Federal Judge Orders DEA to Release Information about Illegal Mass Surveillance
The Drug Enforcement Administration (DEA) has been ordered by a federal judge to provide information on its secretive mass surveillance program to a human rights group.
Human Rights Watch (HRW), with legal help from the Electronic Frontier Foundation (EFF), sued the DEA and other federal agencies to stop the collecting of data on international phone calls made by Americans to overseas parties—a form of unauthorized surveillance that the DEA quietly performed for two decades, according to EFF.
The DEA conducted the mass surveillance without court approval, gathering billions of phone records on calls made to more than 100 countries, EFF’s Mark Rumold wrote. The DEA also shared its data with other federal agencies.
In response to the HRW lawsuit, a federal judge in Los Angeles ruled last week that the government must release information on the secretive program to the plaintiffs. “Friday’s decision is rare, and it’s a decisive victory—both for HRW and for the general public,” Rumold wrote. “EFF is not aware of any other case where discovery has been allowed into a government mass surveillance program. And the order forces the government to answer questions, under oath, about the steps it took to ensure that all illegally collected records have been fully purged from all government systems.”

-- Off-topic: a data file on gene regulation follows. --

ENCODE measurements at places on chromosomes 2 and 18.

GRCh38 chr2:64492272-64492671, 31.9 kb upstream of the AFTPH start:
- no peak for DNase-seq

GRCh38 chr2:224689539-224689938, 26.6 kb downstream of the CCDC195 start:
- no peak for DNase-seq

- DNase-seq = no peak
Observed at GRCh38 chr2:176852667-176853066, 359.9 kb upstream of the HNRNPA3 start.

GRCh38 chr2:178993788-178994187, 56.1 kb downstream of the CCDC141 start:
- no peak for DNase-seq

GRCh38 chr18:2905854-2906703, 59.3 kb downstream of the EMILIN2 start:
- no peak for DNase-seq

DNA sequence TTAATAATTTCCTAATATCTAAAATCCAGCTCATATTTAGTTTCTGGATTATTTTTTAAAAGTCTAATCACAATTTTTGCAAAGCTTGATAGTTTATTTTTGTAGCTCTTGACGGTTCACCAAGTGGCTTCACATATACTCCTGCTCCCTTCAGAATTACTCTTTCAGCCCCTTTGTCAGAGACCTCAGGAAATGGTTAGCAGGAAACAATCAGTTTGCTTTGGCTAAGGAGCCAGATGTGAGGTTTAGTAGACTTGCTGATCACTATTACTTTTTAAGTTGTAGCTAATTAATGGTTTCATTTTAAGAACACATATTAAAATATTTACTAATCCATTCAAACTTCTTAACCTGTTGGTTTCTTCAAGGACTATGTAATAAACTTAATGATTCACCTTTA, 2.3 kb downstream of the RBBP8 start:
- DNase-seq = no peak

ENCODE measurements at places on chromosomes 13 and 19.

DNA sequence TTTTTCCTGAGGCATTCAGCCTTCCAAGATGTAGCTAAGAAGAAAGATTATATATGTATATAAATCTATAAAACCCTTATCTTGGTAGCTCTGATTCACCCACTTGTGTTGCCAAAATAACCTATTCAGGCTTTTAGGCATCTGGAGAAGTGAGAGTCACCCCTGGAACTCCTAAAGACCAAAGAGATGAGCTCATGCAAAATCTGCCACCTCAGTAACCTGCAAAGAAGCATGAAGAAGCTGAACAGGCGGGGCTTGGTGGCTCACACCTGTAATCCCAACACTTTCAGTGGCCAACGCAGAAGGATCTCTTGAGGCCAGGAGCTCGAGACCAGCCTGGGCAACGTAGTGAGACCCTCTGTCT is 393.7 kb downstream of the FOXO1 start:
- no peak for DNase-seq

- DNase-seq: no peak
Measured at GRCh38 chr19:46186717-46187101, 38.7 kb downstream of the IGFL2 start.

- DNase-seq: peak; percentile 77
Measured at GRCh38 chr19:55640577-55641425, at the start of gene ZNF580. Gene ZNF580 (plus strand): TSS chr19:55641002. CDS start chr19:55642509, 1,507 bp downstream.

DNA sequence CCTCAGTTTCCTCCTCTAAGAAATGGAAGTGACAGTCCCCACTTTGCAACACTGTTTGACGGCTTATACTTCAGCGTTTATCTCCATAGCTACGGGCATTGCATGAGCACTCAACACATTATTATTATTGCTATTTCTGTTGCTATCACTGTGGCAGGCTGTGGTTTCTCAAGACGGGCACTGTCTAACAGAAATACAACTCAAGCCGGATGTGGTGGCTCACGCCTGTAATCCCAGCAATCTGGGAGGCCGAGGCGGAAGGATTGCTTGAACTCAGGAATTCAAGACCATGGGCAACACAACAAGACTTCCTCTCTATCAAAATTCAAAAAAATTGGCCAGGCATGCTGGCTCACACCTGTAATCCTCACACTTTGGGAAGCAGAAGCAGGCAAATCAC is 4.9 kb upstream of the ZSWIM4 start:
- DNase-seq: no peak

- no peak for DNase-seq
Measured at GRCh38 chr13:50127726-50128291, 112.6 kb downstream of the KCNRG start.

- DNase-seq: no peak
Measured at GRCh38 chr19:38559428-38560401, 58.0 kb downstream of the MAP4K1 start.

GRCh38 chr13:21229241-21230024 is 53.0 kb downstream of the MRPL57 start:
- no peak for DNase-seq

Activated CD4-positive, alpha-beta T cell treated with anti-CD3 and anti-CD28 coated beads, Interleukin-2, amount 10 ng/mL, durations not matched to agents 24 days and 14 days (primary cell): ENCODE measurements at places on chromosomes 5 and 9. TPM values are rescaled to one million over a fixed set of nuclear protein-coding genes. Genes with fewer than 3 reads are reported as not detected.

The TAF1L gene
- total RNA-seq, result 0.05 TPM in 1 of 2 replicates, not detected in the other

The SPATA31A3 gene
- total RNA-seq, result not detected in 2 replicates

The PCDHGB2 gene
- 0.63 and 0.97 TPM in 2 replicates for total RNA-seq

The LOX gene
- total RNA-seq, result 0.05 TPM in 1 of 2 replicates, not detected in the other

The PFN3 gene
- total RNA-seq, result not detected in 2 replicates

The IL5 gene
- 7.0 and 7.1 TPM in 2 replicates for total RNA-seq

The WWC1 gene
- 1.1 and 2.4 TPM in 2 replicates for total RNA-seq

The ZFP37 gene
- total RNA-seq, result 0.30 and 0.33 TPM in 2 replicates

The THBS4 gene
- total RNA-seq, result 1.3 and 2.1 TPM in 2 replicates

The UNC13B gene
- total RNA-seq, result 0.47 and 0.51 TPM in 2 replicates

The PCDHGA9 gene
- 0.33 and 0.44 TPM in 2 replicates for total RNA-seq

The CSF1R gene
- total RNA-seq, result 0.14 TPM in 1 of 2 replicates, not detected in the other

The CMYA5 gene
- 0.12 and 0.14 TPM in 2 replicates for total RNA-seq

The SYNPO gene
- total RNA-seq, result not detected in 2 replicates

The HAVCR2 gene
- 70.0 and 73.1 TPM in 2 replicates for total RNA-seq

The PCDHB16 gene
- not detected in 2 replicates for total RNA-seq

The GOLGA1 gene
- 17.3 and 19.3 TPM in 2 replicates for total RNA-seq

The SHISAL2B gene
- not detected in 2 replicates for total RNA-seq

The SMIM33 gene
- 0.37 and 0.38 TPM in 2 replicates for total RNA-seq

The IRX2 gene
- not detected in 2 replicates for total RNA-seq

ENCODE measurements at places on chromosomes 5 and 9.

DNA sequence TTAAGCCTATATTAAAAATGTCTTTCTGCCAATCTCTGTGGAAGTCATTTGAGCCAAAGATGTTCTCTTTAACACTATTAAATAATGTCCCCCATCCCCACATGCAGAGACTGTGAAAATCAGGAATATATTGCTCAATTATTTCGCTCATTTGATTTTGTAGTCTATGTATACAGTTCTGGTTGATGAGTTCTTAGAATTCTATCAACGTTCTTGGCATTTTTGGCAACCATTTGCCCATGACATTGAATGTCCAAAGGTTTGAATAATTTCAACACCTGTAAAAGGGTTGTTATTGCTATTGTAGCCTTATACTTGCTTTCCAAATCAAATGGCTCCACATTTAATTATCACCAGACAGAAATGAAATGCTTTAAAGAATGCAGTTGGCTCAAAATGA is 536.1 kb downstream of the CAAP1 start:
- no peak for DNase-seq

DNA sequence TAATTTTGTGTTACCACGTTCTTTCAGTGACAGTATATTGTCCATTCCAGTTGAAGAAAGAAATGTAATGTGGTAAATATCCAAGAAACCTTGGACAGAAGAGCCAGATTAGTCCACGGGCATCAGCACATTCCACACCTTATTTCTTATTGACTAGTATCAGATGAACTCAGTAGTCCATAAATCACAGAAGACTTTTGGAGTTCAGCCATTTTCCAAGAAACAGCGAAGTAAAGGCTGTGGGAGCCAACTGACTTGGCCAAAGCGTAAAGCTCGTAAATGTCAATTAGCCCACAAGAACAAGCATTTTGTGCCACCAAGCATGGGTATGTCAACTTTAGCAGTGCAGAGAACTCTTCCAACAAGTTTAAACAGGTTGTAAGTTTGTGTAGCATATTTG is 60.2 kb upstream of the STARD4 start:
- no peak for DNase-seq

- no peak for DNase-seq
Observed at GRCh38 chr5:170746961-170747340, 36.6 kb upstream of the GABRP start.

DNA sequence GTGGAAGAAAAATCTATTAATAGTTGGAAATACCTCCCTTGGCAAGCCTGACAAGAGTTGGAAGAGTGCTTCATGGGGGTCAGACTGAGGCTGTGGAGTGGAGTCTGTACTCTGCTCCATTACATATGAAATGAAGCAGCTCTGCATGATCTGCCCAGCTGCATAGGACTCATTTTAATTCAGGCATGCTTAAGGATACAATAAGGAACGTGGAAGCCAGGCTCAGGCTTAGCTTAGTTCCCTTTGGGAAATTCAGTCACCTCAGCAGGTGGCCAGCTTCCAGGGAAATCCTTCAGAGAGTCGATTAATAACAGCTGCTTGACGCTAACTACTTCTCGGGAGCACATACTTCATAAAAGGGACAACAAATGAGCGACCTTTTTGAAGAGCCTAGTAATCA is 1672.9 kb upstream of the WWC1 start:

The DEA claims it suspended the program two years ago, and on that basis asked for the case to be dismissed. Instead, EFF wants the court to rule the surveillance unconstitutional to ensure it is halted permanently and that any records collected from it are destroyed.
To Learn More:
In Lawsuit Challenging DEA Bulk Surveillance, Judge Gives Rare OK to Discovery (by Mark Rumold, Electronic Frontier Foundation)
Order Holding in Abeyance Ruling on Motion to Dismiss and Granting in Part Plaintiff's Request for Discovery (Electronic Frontier Foundation)
HRW v. DEA Complaint (Electronic Frontier Foundation)
Why is the DEA Conducting Mass License Plate Tracking and Why was it Allowed to Conduct Mass Surveillance of Americans’ Phones Records? (by Noel Brinkerhoff and Danny Biederman, AllGov)
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